Dear Friends and Neighbors,
The House released its capital budget proposal for the 2017-19 biennium this week. The capital budget is often called the “bricks and mortar” budget as it includes building, construction and infrastructure projects around the state funded through state-issued bonds.
There are several projects in the 9th District that receive funding in this initial proposal, although the final version has yet to be hammered out. Some of the projects include updating the security electronics network at Coyote Ridge Corrections Center, the Global Animal Health Building at WSU, renovations at the Palouse Falls Day Use area and Steptoe Butte road improvements.
There are projects around the state like updates to municipal water systems, waste water and treatment centers, youth sports fields and university and college facilities all competing for limited state resources. The capital budget is usually one of the last bills we vote on for the session and much could still change.
Protecting local manufacturing jobs
When the state has made it so expensive for local manufacturers that it's actually cheaper to buy steel and concrete from China and ship it here rather than purchase locally – we have a problem.
Our state has some of the nation's most environmentally-friendly processes and regulations – and our businesses have been leading innovators in “green” solutions – yet the state continues to purchase materials from out-of-state suppliers from China that have enormous pollution problems.
I'm cosponsoring legislation (HB 2194) to help hold the state accountable for out-of-state purchases of construction materials. Manufacturers in our state are required to show their “carbon footprint” for their actions, including production and transportation, yet we don't require that for materials purchased outside our state. This legislation requires reporting mechanisms for certain state construction projects so that we can get a clear picture why the state is purchasing from out of state. If it's cheaper, we need to know why. Some of us suspect it's our overzealous environmental regulations. If that's the case, the state shouldn't be mandating “green manufacturing” from in-state suppliers but then purchasing “dirty” products from out-of-state.
Hirst Update: revaluating affected property and the massive property tax shift
Most of you know about the Hirst decision and how it has impacted the use and development of small and large plots of land around the state. By placing the onus on the counties (who have passed it on to landowners) to prove that a “permit exempt” well will not harm instream flows by one drop of water, the court ruling effectively shut down development everywhere. You can't build without water.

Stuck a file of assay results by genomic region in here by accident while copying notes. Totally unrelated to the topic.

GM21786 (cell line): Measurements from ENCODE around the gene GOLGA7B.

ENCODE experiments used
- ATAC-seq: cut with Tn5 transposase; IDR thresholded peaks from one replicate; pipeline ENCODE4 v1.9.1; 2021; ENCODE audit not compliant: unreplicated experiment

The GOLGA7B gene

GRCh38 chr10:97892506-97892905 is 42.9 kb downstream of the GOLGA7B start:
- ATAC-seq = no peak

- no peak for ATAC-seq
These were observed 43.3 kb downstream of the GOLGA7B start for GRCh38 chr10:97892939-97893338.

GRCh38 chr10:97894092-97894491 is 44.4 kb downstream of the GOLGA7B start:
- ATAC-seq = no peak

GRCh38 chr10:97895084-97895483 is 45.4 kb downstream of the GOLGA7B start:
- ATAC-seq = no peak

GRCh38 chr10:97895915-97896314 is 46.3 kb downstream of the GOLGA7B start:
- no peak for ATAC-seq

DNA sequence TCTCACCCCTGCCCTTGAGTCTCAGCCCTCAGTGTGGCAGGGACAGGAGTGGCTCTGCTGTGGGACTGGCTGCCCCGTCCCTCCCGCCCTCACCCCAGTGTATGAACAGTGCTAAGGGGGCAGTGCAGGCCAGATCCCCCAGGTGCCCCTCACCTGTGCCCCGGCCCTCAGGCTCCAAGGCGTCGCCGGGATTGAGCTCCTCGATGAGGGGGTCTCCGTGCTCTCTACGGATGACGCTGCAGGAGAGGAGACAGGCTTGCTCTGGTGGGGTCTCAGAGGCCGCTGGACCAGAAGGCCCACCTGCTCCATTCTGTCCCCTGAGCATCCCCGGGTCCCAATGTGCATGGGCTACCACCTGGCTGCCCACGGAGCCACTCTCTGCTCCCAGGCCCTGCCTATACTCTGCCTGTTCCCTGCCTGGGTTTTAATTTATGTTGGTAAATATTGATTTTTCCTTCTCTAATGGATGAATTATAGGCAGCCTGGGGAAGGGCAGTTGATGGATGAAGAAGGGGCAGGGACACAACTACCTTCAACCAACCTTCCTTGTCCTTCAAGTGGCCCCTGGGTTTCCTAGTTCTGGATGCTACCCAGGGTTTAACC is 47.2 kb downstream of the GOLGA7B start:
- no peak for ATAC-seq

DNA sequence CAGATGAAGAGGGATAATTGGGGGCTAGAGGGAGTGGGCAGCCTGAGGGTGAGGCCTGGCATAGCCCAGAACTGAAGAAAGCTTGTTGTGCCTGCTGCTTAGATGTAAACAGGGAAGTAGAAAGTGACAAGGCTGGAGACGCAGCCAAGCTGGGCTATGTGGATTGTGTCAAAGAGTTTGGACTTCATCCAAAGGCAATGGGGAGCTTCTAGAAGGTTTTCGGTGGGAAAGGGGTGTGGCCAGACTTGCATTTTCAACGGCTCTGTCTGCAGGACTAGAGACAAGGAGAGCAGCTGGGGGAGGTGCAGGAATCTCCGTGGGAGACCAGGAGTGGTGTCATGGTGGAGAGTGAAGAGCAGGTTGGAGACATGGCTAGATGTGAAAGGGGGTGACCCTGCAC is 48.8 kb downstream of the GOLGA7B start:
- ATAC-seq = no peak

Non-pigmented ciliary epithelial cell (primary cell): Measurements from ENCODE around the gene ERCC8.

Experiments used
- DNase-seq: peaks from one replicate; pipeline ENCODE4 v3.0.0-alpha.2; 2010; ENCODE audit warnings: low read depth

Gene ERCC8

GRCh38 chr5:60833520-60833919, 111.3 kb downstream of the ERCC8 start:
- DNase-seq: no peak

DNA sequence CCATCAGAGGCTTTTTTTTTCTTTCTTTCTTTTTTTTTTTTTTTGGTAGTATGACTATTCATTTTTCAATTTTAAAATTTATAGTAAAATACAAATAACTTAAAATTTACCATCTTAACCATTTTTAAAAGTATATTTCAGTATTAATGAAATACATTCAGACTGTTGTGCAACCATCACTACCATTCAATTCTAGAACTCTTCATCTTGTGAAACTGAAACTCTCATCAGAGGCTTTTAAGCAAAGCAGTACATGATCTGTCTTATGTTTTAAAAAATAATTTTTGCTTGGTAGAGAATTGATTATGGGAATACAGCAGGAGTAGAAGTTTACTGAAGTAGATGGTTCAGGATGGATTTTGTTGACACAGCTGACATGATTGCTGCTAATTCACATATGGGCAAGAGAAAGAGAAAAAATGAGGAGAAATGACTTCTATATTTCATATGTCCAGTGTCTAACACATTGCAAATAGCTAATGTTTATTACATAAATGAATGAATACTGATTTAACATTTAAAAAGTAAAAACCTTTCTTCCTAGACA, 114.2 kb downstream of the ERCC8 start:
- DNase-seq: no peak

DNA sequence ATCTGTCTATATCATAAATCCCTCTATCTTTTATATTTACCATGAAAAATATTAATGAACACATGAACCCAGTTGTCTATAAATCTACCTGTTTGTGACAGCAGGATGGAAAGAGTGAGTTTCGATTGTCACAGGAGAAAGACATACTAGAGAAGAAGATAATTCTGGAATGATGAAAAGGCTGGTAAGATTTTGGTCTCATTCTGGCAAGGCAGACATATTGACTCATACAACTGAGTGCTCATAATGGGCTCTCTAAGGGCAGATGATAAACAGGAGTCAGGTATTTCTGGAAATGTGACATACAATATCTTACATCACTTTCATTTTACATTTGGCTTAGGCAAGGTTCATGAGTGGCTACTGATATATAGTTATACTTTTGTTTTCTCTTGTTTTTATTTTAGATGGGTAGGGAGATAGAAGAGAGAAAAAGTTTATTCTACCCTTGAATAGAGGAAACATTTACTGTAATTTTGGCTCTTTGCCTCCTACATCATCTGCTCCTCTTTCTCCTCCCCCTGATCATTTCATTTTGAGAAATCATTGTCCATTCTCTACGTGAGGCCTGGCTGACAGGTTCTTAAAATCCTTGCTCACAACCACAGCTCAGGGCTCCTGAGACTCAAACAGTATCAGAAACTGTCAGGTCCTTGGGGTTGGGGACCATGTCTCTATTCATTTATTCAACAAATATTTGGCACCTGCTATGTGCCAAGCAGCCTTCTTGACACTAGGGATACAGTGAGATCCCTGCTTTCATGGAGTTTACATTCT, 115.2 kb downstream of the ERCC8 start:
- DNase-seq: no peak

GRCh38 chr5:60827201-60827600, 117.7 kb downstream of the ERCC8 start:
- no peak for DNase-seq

While we are fighting this extremist ruling by the court and hope to have a legislative fix in place by the end of session (hopefully in SB 5239), we are also taking steps to help homeowners in case the governor or House Democrats refuse to help out.
I'm cosponsoring legislation (HB 2195) to expedite tax reassessments of properties adversely affected by the Hirst decision. In other words, if a property was worth $100,000 last summer, but because it has no available water due to Hirst and is now worth $5,000 (actual impacts via committee testimony), the property owner shouldn't be paying property taxes on $100,000. This bill would require reassessments within a year for properties affected by Hirst rather than waiting the usual three to six years for reassessments.
Another byproduct of the Hirst decision is the massive property tax shift from rural to urban areas. As more rural properties lose value, county revenues will be impacted. But those counties will shift that tax burden onto urban areas to make up the difference. This is all the more reason the Legislature MUST arrive at a Hirst fix this session. There is too much at stake for our counties and our citizens who are trying to build or have property for investment purposes. There was absolutely no need for this ruling. Our system of small permit-exempt wells has worked fine for years and has benefited our citizens and our rural areas.
We are just over two weeks away from the end of the 105-day 2017 legislative session. Thank you for staying involved and for reading my e-newsletter. If you have any questions or concerns, please don't hesitate to contact my office. It's an honor to serve you in Olympia.